60. Van Eck K, Ballard E, Hart S, Newcomer A, Musci R, Flory K. ADHD and suicidal ideation. J Atten Disord. (2015) 19:703–14. doi: 10.1177/1087054713518238
61. Buchwald AM, Rudick-Davis D. The symptoms of major depression. J Abnorm Psychol. (1993) 102:197. doi: 10.1037/0021-843X.102.2.197
62. Ridge Anderson A, Keyes GM, Jobes DA. Understanding and treating suicidal risk in young children. Pract Innovat. (2016) 1:3. doi: 10.1037/pri0000018
63. Liu X, Gentzler AL, Tepper P, Kiss E, Kothencnè VO, Tamás Z, et al. Clinical features of depressed children and adolescents with various forms of suicidality. J Clin Psychiatry. (2006) 67:1442. doi: 10.4088/JCP.v67n0917
64. Jeon HJ, Park J-I, Fava M, Mischoulon D, Sohn JH, Seong S, et al. Feelings of worthlessness, traumatic experience, and their comorbidity in relation to lifetime suicide attempt in community adults with major depressive disorder. J Affect Disord. (2014) 166:206–12. doi: 10.1016/j.jad.2014.05.010
65. Wakefield JC, Schmitz MF. Feelings of worthlessness during a single complicated major depressive episode predict postremission suicide attempt. Acta Psychiatr Scand. (2016) 133:257–65. doi: 10.1111/acps.12521
66. Hill RM, del Busto CT, Buitron V, Pettit JW. Depressive symptoms and perceived burdensomeness mediate the association between anxiety and suicidal ideation in adolescents. Arch Suicide Res. (2018) 22:555–68. doi: 10.1080/13811118.2018.1427163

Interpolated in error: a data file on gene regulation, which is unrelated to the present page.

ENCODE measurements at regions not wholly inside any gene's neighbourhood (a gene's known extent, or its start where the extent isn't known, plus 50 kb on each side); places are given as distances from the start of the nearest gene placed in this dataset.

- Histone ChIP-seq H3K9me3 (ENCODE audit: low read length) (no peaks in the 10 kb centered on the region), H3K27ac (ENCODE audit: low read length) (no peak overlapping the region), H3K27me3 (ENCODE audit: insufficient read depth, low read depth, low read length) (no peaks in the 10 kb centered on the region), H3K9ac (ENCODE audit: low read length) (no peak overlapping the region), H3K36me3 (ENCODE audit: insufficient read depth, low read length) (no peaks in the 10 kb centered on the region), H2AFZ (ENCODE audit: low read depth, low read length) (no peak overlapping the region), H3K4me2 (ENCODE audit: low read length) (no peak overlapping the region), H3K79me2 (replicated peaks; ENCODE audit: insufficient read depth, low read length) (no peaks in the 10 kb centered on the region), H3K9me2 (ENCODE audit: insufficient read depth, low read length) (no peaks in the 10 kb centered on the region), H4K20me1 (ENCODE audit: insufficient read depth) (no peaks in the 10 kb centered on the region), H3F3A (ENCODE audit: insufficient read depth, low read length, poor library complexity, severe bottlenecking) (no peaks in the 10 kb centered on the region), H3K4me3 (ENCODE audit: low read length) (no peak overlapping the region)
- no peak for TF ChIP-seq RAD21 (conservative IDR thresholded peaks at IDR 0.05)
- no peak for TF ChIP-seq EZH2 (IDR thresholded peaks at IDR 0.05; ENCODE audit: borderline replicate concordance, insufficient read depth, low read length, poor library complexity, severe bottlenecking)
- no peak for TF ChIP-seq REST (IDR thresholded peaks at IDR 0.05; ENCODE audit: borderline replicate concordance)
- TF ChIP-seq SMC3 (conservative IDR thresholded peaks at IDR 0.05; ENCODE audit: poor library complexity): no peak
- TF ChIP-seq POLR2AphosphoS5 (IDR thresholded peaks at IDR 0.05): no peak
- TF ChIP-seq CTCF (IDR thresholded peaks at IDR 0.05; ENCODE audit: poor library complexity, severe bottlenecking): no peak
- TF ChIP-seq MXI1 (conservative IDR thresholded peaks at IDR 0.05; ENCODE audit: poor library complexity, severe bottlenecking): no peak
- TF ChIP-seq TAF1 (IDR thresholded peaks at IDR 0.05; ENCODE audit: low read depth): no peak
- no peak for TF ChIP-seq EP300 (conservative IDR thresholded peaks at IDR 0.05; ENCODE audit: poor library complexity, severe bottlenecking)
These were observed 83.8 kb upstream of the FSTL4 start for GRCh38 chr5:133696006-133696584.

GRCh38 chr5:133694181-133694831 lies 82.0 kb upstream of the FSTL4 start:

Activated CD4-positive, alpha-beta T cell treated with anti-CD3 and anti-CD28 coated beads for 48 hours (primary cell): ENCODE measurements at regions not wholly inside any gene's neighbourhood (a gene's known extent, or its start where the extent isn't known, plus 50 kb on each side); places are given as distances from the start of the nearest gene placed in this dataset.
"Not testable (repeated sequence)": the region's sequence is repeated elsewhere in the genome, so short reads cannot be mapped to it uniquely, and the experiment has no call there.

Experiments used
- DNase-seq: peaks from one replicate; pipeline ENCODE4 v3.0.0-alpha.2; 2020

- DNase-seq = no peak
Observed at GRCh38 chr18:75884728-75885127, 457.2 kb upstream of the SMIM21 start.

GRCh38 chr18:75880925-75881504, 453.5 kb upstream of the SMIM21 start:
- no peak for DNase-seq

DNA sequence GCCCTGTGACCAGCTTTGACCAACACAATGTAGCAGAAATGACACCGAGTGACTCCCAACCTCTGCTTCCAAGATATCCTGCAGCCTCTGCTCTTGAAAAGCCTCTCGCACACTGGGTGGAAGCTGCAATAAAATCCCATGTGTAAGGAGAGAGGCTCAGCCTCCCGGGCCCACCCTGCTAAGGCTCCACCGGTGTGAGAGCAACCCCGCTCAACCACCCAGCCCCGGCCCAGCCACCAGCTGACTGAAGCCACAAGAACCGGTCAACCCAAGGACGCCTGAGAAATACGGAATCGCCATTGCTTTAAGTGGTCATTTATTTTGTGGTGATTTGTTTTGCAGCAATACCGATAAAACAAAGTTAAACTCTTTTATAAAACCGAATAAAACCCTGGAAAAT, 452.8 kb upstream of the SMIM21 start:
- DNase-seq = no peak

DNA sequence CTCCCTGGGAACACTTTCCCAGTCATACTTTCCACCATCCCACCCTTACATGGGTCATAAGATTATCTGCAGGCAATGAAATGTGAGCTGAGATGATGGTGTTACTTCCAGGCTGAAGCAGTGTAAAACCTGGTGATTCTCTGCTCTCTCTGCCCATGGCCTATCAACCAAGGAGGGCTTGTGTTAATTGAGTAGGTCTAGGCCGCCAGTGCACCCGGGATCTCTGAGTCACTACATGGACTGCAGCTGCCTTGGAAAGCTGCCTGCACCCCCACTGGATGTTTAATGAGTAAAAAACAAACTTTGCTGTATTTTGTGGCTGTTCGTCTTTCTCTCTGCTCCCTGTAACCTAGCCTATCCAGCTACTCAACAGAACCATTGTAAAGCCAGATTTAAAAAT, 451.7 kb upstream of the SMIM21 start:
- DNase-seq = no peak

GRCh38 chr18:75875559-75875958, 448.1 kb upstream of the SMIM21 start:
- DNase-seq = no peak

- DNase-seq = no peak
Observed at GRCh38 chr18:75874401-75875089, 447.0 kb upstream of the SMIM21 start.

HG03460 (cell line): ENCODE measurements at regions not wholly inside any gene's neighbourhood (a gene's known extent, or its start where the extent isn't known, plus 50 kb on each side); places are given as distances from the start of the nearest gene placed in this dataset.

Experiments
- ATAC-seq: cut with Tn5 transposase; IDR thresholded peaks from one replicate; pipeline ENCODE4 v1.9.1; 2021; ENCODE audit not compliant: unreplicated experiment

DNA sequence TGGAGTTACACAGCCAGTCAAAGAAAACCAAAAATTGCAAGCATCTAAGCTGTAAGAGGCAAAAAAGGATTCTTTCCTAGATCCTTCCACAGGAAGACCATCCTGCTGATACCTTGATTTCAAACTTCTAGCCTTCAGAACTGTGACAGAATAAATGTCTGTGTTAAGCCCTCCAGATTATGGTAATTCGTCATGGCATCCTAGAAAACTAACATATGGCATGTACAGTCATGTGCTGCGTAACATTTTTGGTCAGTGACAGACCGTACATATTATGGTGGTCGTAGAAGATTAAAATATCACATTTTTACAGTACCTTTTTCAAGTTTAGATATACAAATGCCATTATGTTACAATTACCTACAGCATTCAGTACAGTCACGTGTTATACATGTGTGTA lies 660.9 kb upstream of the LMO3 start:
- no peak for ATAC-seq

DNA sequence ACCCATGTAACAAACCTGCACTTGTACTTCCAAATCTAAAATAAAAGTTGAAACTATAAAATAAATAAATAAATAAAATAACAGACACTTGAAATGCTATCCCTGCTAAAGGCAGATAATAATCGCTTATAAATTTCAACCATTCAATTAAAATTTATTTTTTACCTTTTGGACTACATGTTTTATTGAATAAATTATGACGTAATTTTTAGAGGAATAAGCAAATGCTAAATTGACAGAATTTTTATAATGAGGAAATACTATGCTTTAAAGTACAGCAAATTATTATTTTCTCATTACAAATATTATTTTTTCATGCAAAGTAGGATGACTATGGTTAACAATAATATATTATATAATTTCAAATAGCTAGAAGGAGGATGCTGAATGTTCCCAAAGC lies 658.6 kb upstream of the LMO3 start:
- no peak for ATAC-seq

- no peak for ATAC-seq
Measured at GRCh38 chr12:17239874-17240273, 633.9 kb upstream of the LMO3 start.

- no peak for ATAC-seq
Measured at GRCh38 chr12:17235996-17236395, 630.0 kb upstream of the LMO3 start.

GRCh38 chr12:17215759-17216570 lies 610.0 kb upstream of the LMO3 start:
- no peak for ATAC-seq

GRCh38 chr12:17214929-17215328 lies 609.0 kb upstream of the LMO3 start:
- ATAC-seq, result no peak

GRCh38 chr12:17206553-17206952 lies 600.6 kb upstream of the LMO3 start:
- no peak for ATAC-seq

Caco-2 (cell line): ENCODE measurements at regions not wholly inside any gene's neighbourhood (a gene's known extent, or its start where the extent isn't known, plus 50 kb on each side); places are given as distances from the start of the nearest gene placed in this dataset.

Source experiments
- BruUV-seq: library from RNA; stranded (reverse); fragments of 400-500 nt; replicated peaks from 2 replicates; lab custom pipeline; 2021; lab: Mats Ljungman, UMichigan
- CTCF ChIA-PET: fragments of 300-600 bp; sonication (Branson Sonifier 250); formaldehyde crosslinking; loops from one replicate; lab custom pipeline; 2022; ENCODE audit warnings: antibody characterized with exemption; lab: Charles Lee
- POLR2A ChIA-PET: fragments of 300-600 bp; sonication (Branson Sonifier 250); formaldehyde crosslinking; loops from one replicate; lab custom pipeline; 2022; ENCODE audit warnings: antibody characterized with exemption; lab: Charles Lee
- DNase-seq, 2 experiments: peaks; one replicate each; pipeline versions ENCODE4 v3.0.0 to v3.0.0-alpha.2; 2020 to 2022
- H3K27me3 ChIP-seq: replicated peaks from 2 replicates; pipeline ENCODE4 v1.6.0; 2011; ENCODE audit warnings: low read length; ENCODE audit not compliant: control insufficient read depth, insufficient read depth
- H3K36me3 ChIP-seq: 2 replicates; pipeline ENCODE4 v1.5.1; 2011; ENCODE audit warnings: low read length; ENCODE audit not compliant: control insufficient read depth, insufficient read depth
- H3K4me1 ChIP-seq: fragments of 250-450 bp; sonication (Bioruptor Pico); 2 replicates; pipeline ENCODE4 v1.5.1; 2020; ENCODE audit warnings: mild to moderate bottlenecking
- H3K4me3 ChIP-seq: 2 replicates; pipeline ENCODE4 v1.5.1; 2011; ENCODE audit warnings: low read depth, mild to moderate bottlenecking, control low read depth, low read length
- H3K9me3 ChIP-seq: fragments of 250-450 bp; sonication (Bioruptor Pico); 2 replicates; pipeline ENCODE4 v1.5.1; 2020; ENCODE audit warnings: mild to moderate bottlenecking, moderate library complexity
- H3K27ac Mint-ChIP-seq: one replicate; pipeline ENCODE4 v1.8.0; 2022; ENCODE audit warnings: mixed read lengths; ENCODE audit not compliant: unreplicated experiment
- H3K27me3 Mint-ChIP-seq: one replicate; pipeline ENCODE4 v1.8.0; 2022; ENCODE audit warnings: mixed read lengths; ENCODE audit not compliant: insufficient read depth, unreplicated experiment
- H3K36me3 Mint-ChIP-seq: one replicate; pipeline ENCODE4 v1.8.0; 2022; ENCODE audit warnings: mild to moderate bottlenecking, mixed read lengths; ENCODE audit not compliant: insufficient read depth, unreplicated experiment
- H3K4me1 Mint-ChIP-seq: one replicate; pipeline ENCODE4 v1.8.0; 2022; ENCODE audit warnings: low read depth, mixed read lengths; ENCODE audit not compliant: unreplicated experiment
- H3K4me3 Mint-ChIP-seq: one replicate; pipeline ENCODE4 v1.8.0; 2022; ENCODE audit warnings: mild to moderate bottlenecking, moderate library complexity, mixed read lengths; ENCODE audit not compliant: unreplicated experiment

67. Thomas R, Sanders S, Doust J, Beller E, Glasziou P. Prevalence of attention-deficit/hyperactivity disorder: a systematic review and meta-analysis. Pediatrics. (2015) 135:994–1001. doi: 10.1542/peds.2014-3482
Keywords: Attention-deficit/hyperactivity disorder, depression, general anxiety disorder, suicide, worthlessness
Citation: Katzenmajer-Pump L, Komáromy D and Balázs J (2022) The importance of recognizing worthlessness for suicide prevention in adolescents with Attention-deficit/hyperactivity disorder. Front. Psychiatry 13:969164. doi: 10.3389/fpsyt.2022.969164
Received: 14 June 2022; Accepted: 31 October 2022;
Published: 15 November 2022.
Edited by:M. David Rudd, University of Memphis, United States
Reviewed by:Yari Gvion, Bar-Ilan University, Israel
Patricia Porter, University of California, Berkeley, United States
Copyright © 2022 Katzenmajer-Pump, Komáromy and Balázs. This is an open-access article distributed under the terms of the Creative Commons Attribution License (CC BY). The use, distribution or reproduction in other forums is permitted, provided the original author(s) and the copyright owner(s) are credited and that the original publication in this journal is cited, in accordance with accepted academic practice. No use, distribution or reproduction is permitted which does not comply with these terms.
*Correspondence: Luca Katzenmajer-Pump, email@example.com